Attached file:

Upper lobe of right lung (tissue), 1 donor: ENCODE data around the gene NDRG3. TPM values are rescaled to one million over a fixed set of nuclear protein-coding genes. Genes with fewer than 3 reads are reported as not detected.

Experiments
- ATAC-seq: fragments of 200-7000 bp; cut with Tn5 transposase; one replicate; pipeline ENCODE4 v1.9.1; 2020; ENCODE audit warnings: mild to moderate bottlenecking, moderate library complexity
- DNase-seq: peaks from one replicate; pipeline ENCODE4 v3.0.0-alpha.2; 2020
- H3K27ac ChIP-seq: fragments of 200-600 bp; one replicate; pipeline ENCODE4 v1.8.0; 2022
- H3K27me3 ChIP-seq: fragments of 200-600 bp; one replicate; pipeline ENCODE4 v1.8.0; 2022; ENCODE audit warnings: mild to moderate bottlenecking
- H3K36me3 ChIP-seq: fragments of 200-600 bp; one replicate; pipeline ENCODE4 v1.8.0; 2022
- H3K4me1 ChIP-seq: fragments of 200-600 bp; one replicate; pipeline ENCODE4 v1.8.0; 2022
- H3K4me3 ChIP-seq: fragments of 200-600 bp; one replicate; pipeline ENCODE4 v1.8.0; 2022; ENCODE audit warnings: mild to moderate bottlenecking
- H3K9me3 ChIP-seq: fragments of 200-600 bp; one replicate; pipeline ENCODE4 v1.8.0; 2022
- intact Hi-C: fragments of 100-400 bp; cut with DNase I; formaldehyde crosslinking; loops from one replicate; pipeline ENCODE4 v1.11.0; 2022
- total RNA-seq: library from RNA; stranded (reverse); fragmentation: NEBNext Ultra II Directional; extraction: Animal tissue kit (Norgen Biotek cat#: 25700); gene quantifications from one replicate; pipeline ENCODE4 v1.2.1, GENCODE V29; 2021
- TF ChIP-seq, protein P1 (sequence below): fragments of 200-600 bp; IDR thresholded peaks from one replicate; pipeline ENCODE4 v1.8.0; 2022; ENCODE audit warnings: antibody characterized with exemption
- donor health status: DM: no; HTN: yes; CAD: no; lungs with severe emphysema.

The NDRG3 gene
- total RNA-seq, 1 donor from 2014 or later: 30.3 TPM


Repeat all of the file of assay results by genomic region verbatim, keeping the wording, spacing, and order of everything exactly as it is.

Upper lobe of right lung (tissue), 1 donor: ENCODE data around the gene NDRG3. TPM values are rescaled to one million over a fixed set of nuclear protein-coding genes. Genes with fewer than 3 reads are reported as not detected.

Experiments
- ATAC-seq: fragments of 200-7000 bp; cut with Tn5 transposase; one replicate; pipeline ENCODE4 v1.9.1; 2020; ENCODE audit warnings: mild to moderate bottlenecking, moderate library complexity
- DNase-seq: peaks from one replicate; pipeline ENCODE4 v3.0.0-alpha.2; 2020
- H3K27ac ChIP-seq: fragments of 200-600 bp; one replicate; pipeline ENCODE4 v1.8.0; 2022
- H3K27me3 ChIP-seq: fragments of 200-600 bp; one replicate; pipeline ENCODE4 v1.8.0; 2022; ENCODE audit warnings: mild to moderate bottlenecking
- H3K36me3 ChIP-seq: fragments of 200-600 bp; one replicate; pipeline ENCODE4 v1.8.0; 2022
- H3K4me1 ChIP-seq: fragments of 200-600 bp; one replicate; pipeline ENCODE4 v1.8.0; 2022
- H3K4me3 ChIP-seq: fragments of 200-600 bp; one replicate; pipeline ENCODE4 v1.8.0; 2022; ENCODE audit warnings: mild to moderate bottlenecking
- H3K9me3 ChIP-seq: fragments of 200-600 bp; one replicate; pipeline ENCODE4 v1.8.0; 2022
- intact Hi-C: fragments of 100-400 bp; cut with DNase I; formaldehyde crosslinking; loops from one replicate; pipeline ENCODE4 v1.11.0; 2022
- total RNA-seq: library from RNA; stranded (reverse); fragmentation: NEBNext Ultra II Directional; extraction: Animal tissue kit (Norgen Biotek cat#: 25700); gene quantifications from one replicate; pipeline ENCODE4 v1.2.1, GENCODE V29; 2021
- TF ChIP-seq, protein P1 (sequence below): fragments of 200-600 bp; IDR thresholded peaks from one replicate; pipeline ENCODE4 v1.8.0; 2022; ENCODE audit warnings: antibody characterized with exemption
- donor health status: DM: no; HTN: yes; CAD: no; lungs with severe emphysema.

The NDRG3 gene
- total RNA-seq, 1 donor from 2014 or later: 30.3 TPM